September 22, 2012
Fighters face scale for UFC 152 weigh-ins
By CHRIS DOUCETTE, QMI Agency
TORONTO - ‘Bones’ just can’t catch a break.
At the UFC 140 weigh-ins in December, the last time Jon Jones was in Toronto, the light heavyweight champ was the only fighter to receive a chorus of boos.
And that card had Tito Ortiz on it — a fighter fans despised until recently.
Jones is back in town this week for UFC 152 and when he stepped up on the scales at the Mattamy Athletic Centre the boo-birds once again came out in full force.
And this time the fans’ disdain for the champ was even louder.
After tipping the scales at 204.6 pounds, UFC commentator Joe Rogan put a mic up to the lanky 6-foot-4 fighter’s face so he could say a few words before putting his belt on the line at the Air Canada Centre.
Jones said something about the challenger, Vitor Belfort, being “one of the best” in mixed martial arts. But the rest of his words were drowned out by the booing.
Jones was 23 when he stepped in on short notice to replace an injured Rashad Evans in a title fight with then champ Mauricio Rua in Mar., 2011. He beat Shogun senseless and became the youngest belt holder in UFC history.
But many fans felt he was too cocky and refused to jump on the Bones band-wagon.
Jones next choked out another former champ, Quinton ‘Rampage’ Jackson, in Sept., 2011. Then he beat Lyoto Machida, putting the Dragon to sleep with an impressive standing guillotine last time he was in Toronto.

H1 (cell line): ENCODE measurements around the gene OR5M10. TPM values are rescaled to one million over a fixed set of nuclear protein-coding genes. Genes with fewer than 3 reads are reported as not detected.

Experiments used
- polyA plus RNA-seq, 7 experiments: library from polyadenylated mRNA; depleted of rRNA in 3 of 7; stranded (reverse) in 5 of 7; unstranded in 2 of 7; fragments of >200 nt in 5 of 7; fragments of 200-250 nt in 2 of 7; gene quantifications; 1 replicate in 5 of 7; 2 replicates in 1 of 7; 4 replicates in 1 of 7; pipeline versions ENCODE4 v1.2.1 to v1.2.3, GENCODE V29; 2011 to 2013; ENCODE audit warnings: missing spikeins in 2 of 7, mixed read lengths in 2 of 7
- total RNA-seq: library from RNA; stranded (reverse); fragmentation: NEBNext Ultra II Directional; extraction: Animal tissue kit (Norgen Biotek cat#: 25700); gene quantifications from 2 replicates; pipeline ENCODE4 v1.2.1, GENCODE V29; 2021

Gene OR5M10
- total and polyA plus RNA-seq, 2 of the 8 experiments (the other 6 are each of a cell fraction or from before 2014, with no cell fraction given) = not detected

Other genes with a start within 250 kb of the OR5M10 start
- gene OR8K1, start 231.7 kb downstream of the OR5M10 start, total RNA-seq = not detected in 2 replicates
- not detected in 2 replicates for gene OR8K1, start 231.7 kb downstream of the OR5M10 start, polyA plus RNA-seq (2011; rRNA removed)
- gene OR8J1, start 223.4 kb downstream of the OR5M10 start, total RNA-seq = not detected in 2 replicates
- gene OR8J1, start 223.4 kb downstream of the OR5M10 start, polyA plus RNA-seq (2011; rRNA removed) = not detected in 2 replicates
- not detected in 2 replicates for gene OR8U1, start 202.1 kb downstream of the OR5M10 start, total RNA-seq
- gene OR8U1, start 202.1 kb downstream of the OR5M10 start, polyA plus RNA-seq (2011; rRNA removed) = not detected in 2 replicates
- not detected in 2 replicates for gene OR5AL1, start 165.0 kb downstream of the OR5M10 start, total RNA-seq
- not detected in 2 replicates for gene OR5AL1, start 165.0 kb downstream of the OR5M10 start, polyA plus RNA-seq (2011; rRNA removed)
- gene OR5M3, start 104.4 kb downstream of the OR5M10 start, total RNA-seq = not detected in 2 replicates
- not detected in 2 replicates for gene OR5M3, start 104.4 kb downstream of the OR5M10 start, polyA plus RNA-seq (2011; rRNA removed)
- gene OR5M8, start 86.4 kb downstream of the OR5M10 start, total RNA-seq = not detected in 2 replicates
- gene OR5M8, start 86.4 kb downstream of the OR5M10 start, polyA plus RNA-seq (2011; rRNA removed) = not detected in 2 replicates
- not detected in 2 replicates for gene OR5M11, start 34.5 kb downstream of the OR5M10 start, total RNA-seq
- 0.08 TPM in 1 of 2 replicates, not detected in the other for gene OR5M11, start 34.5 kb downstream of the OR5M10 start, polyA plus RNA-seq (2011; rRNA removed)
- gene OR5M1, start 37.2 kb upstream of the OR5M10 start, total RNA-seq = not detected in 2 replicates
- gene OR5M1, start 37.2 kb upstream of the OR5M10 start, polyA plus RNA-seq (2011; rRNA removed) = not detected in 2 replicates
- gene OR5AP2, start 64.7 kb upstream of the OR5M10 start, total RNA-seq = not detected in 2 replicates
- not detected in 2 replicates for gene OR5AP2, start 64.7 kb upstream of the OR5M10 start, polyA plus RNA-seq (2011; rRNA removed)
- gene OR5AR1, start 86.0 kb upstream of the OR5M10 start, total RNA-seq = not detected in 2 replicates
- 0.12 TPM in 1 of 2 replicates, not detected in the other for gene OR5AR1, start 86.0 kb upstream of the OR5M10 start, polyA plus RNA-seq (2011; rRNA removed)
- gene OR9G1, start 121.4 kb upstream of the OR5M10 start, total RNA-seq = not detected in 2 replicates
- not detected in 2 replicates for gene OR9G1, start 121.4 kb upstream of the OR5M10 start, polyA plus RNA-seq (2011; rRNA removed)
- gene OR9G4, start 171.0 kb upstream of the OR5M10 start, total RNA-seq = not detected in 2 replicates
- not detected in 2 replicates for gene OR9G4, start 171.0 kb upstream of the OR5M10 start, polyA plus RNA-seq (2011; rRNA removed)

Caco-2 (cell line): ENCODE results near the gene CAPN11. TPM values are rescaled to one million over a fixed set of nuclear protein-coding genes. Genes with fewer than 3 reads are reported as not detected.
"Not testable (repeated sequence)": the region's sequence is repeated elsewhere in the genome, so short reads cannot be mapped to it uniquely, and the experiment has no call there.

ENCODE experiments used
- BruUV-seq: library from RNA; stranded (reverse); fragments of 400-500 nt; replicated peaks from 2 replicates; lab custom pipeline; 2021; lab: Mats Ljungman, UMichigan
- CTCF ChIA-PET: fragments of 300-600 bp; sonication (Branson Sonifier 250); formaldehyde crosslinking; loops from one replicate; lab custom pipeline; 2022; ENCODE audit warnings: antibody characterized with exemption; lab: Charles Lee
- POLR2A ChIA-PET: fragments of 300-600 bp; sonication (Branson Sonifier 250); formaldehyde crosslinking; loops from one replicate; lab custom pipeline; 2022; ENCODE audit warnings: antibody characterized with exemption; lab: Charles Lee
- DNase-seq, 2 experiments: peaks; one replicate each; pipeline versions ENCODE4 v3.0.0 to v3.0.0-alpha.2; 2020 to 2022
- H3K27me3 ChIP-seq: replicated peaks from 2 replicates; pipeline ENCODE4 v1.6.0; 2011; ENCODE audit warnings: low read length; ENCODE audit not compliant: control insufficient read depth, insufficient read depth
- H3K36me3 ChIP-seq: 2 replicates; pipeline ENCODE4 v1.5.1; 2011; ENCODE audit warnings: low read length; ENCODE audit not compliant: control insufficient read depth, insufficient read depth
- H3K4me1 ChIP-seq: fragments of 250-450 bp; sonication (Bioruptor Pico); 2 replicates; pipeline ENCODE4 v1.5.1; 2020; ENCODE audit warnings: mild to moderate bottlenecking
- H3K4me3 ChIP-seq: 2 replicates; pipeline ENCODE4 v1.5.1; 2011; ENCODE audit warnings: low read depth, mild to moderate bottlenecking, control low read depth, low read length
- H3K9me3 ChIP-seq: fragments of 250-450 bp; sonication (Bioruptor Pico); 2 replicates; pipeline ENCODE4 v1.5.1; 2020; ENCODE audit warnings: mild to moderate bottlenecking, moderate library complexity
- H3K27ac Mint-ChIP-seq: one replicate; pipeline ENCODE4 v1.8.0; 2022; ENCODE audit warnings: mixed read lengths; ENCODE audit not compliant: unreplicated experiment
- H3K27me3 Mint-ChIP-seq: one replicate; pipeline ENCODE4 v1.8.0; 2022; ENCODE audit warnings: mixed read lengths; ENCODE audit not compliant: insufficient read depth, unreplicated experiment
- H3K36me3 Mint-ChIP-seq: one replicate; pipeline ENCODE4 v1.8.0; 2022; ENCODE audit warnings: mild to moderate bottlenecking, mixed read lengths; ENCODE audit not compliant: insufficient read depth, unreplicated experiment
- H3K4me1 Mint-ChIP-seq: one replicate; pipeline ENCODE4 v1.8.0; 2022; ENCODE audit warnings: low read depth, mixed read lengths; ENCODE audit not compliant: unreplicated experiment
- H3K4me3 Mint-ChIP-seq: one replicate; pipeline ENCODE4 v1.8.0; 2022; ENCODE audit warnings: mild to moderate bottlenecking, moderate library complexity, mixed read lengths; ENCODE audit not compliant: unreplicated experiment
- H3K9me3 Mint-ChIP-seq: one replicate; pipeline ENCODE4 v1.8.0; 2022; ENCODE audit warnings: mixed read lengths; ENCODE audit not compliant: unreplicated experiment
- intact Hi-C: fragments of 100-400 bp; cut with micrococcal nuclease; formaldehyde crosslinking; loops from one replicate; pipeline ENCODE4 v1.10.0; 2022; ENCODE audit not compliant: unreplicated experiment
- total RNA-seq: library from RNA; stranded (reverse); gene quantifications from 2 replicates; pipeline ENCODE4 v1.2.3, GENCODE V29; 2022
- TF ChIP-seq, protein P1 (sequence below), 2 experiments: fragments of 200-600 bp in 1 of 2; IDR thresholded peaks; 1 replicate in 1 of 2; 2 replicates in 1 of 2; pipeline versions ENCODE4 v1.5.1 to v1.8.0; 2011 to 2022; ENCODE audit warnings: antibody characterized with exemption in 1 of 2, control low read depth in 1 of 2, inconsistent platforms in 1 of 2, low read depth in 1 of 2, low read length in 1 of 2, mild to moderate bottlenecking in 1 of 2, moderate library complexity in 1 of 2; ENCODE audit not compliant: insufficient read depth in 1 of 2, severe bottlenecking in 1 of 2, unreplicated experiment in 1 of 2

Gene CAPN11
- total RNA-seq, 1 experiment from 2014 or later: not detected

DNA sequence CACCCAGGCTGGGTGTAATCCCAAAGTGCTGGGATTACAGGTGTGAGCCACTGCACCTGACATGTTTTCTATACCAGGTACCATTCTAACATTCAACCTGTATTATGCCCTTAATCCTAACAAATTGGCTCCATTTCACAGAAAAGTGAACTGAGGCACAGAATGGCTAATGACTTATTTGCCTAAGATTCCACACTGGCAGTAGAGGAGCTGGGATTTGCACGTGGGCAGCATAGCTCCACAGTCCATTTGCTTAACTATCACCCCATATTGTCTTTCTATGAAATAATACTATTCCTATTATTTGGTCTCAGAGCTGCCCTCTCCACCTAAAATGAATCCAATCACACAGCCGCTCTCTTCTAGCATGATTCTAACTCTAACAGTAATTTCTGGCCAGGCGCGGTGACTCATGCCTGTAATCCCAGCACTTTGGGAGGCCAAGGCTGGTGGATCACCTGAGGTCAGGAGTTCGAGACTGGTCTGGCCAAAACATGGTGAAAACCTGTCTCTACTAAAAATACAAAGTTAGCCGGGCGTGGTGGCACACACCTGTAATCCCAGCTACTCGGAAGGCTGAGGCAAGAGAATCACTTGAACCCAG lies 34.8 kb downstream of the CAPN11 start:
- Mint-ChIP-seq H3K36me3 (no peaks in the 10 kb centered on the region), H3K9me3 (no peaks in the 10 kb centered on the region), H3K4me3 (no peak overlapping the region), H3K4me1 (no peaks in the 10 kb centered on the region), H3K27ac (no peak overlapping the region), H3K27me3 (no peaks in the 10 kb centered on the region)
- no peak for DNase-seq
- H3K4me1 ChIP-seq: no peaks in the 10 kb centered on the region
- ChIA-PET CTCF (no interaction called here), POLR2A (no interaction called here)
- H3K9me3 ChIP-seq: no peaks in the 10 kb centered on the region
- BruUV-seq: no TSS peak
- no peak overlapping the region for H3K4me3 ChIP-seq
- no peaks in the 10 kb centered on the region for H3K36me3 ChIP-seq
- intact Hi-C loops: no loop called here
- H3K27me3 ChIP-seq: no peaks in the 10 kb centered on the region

In April, Jones came out on top after five rounds in a much anticipated grudge match against Evans, another former light heavyweight champ.
But that still wasn’t enough to win fans over.
Of course, Jones has brought some of his troubles on himself.
He was busted for drunk driving in May.
And then came UFC 151, the first card ever cancelled in the UFC’s 20-year history.
UFC President Dana White blamed the whole mess on Jones, who refused to fight Chael Sonnen on a week’s notice after Dan Henderson pulled out with a knee injury.
Most fans, and many fellow fighters, felt a real champion should take a fight with anyone, anytime, anywhere.
But Jones wouldn’t risk losing his belt by fighting someone with only a few days to prepare.
Jones is such a phenomenal young fighter that even the fans who dislike him admit it’s unlikely he’ll lose in the Octagon any time soon.
But Belfort, the fifth former light heavyweight champ Jones has faced in a row, hopes to be the one to knock the big man down a peg by knocking him out Saturday night at the ACC.
While there are plenty of other great fights on the card, this is the bout everyone is anxious to see.